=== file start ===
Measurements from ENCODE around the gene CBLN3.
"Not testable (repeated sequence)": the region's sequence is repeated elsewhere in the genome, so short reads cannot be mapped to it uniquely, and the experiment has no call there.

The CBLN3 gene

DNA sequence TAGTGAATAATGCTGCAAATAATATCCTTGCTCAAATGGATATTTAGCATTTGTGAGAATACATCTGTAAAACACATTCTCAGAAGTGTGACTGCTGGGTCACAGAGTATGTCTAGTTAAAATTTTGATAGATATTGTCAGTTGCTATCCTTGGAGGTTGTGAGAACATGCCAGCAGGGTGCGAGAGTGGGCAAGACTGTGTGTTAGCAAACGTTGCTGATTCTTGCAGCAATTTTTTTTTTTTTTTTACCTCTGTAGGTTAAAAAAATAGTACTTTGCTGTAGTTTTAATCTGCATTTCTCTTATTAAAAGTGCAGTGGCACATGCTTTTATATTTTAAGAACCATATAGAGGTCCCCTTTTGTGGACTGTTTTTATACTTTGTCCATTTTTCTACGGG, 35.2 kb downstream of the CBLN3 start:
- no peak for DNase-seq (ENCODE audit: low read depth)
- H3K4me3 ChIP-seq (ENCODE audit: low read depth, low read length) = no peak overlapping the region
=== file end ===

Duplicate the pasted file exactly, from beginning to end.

Measurements from ENCODE around the gene CBLN3.
"Not testable (repeated sequence)": the region's sequence is repeated elsewhere in the genome, so short reads cannot be mapped to it uniquely, and the experiment has no call there.

The CBLN3 gene

DNA sequence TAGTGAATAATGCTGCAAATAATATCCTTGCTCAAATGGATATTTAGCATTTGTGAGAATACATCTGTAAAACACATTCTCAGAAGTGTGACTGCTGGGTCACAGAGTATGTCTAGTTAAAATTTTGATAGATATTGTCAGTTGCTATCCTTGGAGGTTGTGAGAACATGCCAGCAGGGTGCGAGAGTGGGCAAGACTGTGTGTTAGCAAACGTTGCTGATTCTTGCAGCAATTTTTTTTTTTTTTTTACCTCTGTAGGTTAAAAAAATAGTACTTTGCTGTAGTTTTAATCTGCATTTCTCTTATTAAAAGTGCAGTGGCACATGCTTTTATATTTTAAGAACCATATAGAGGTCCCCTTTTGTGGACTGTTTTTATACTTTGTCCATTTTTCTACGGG, 35.2 kb downstream of the CBLN3 start:
- no peak for DNase-seq (ENCODE audit: low read depth)
- H3K4me3 ChIP-seq (ENCODE audit: low read depth, low read length) = no peak overlapping the region